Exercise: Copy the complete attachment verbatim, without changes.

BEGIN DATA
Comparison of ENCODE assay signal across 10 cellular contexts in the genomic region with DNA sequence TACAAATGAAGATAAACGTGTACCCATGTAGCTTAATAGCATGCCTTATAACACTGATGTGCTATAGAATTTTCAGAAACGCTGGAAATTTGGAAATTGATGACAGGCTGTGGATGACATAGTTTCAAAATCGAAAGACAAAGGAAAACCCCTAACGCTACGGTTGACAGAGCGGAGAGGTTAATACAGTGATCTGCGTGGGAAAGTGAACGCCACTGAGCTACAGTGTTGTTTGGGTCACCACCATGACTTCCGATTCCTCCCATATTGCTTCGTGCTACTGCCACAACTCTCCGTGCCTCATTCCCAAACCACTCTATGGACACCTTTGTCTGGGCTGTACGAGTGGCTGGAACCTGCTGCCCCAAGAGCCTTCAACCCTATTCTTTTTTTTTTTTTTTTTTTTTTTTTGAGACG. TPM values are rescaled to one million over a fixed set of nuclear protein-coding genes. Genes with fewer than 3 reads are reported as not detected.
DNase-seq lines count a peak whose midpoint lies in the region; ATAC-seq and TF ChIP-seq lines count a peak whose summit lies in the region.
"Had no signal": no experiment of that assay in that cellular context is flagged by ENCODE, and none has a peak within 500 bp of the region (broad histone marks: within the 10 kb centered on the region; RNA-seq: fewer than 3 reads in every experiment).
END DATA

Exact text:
Comparison of ENCODE assay signal across 10 cellular contexts in the genomic region with DNA sequence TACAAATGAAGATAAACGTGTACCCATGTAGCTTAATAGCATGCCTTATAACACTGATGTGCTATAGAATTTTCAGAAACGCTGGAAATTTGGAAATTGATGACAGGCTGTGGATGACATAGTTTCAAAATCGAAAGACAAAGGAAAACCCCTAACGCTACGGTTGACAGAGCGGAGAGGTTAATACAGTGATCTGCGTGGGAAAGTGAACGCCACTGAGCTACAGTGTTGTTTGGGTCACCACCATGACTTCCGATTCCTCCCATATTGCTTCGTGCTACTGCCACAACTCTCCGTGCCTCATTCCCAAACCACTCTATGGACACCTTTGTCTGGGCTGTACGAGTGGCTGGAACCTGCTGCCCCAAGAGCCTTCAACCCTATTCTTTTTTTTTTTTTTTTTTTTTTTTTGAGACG. TPM values are rescaled to one million over a fixed set of nuclear protein-coding genes. Genes with fewer than 3 reads are reported as not detected.
DNase-seq lines count a peak whose midpoint lies in the region; ATAC-seq and TF ChIP-seq lines count a peak whose summit lies in the region.
"Had no signal": no experiment of that assay in that cellular context is flagged by ENCODE, and none has a peak within 500 bp of the region (broad histone marks: within the 10 kb centered on the region; RNA-seq: fewer than 3 reads in every experiment).